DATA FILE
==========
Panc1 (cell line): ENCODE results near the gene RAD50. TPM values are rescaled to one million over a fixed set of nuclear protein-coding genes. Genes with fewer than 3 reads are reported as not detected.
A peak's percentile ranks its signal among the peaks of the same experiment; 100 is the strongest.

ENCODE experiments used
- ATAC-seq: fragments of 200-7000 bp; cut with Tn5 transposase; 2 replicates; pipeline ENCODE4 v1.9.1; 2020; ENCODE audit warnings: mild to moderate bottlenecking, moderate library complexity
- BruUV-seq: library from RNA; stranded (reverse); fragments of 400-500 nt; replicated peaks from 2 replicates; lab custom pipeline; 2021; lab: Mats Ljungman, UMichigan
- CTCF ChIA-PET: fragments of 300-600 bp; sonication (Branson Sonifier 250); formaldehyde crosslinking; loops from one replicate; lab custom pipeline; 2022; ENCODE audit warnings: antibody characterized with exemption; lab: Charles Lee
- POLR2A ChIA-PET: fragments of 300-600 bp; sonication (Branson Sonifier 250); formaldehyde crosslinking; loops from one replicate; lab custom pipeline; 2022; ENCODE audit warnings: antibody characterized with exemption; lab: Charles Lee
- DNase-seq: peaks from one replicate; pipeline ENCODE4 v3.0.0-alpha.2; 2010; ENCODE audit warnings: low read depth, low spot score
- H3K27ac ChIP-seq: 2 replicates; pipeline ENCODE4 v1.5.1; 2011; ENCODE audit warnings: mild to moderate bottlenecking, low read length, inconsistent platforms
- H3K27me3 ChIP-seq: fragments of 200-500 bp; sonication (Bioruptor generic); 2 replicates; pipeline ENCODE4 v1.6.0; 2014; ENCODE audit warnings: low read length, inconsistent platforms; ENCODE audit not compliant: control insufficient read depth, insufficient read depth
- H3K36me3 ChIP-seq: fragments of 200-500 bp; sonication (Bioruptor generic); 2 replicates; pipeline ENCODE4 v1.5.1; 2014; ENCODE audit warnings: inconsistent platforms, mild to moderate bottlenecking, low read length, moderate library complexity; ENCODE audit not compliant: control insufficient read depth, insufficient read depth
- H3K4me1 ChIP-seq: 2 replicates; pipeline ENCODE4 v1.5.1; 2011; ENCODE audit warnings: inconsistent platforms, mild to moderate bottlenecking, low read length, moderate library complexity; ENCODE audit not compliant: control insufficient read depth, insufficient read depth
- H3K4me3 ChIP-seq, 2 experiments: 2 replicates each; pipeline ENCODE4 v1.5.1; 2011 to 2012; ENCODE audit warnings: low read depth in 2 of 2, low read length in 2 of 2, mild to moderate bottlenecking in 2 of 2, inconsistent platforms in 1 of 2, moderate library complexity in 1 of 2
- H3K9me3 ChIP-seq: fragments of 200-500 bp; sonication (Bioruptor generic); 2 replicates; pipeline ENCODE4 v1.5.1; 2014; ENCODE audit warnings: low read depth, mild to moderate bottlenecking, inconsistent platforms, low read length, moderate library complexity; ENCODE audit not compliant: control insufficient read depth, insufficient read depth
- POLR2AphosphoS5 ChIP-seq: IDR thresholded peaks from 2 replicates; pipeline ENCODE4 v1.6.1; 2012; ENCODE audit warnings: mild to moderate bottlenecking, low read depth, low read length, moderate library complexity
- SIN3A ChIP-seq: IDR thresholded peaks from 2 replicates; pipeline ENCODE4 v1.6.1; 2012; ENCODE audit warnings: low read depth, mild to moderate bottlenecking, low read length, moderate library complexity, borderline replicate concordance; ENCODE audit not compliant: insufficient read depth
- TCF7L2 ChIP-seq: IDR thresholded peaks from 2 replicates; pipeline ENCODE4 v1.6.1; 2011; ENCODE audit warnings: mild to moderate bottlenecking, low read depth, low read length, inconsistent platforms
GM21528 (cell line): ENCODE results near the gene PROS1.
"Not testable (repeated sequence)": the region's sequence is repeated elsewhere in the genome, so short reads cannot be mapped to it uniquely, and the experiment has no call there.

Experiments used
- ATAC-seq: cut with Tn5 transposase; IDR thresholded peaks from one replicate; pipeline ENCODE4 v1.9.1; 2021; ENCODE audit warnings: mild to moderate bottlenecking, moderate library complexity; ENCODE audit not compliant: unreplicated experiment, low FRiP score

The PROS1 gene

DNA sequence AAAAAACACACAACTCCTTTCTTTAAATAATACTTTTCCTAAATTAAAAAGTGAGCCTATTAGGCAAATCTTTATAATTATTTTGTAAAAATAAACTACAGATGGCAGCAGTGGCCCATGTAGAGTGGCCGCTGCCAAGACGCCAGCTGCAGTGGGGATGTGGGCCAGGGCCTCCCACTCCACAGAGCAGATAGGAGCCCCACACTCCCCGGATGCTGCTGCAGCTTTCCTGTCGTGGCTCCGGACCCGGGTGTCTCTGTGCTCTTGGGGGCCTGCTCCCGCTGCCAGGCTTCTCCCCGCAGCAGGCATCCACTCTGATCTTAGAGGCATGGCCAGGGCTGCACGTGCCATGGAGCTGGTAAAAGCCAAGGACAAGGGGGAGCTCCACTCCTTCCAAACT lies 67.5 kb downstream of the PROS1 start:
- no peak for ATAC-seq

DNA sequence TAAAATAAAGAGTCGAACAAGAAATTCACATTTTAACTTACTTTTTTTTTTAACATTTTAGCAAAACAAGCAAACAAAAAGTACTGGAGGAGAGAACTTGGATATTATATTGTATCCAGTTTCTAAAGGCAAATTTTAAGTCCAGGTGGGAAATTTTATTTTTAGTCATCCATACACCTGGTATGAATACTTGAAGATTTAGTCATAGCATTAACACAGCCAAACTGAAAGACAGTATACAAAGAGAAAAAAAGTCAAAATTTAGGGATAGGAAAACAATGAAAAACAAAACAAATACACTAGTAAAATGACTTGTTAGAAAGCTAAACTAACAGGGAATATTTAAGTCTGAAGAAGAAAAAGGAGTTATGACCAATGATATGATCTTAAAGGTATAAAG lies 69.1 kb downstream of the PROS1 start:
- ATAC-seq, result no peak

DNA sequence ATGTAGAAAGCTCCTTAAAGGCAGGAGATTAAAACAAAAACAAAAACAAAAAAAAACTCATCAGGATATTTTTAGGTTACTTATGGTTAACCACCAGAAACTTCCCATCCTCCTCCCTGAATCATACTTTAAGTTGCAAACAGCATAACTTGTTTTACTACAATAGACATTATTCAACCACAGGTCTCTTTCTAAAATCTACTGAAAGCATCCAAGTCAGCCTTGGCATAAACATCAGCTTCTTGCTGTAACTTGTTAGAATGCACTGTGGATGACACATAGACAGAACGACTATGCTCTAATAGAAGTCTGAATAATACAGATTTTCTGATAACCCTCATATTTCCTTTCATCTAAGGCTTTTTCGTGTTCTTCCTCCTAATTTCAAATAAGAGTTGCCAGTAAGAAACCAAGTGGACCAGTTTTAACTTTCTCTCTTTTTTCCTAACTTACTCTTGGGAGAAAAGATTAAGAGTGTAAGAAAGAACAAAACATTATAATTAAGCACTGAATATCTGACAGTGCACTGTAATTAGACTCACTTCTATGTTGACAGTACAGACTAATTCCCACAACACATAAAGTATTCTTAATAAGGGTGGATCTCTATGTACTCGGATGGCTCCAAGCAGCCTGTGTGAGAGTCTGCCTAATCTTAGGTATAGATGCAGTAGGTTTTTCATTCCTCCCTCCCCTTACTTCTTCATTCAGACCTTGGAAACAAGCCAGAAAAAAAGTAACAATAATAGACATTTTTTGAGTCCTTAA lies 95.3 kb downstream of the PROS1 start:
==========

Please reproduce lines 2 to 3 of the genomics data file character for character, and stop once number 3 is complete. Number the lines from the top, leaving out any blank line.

A peak's percentile ranks its signal among the peaks of the same experiment; 100 is the strongest.

ENCODE experiments used